The antibody-drug conjugate Trodelvy (sacituzumab govitecan) improved overall survival for women with HER2-negative metastatic breast cancer who had extensive prior treatment experience, researchers reported at the European Society for Medical Oncology Congress.
In the Phase III TROPiCS-02 trial, 543 patients with hormone receptor-positive/HER2-negative metastatic breast cancer were randomly assigned to receive either Trodelvy or an additional course of chemotherapy selected by their physician. Trodelvy uses a monoclonal antibody to deliver a potent chemotherapy drug directly to cancer cells. It is currently approved for advanced triple-negative breast cancer and bladder cancer.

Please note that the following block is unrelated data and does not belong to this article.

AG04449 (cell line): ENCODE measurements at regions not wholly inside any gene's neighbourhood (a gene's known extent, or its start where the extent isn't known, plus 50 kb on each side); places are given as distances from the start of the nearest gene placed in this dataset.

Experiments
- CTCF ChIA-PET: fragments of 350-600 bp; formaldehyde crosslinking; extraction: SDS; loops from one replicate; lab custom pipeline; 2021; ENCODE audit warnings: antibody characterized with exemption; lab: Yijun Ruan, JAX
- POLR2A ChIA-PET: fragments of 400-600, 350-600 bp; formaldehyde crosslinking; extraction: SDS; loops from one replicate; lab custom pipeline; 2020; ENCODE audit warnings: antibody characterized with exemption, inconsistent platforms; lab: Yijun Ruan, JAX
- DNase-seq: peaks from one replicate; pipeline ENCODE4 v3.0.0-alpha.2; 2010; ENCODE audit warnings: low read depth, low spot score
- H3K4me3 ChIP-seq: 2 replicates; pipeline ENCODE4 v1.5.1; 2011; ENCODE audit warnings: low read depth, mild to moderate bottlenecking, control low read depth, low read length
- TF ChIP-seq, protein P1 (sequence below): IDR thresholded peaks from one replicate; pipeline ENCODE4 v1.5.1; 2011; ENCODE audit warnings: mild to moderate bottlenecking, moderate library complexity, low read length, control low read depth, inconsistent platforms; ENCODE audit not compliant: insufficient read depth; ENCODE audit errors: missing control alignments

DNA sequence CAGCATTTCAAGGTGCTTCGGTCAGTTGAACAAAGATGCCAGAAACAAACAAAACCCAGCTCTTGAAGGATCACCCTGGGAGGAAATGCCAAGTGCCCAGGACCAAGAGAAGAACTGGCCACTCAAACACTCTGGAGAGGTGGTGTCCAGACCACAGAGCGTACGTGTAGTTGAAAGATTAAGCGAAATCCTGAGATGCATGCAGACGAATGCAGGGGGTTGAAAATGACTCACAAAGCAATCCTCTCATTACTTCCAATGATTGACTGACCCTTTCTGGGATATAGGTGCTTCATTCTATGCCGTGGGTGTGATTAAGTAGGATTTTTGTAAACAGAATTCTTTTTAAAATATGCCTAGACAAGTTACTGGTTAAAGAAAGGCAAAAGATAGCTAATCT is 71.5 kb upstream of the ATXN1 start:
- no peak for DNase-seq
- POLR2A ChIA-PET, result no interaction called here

Patients treated with Trodelvy had a median overall survival time of 14.4 months versus 11.2 months for those who received another round of chemotherapy— a 21% reduction in the risk for death. Trodelvy also improved progression-free survival by 34%. The treatment was generally safe, although side effects were common. Nonetheless, women who received Trodelvy reported less fatigue and delayed deterioration in their quality of life.
“It is outstanding to see a clinically meaningful survival benefit of over three months for patients with pretreated HR-positive/HER2-negative metastatic breast cancer,” says trial investigator Hope Rugo, MD, of the University of California San Francisco.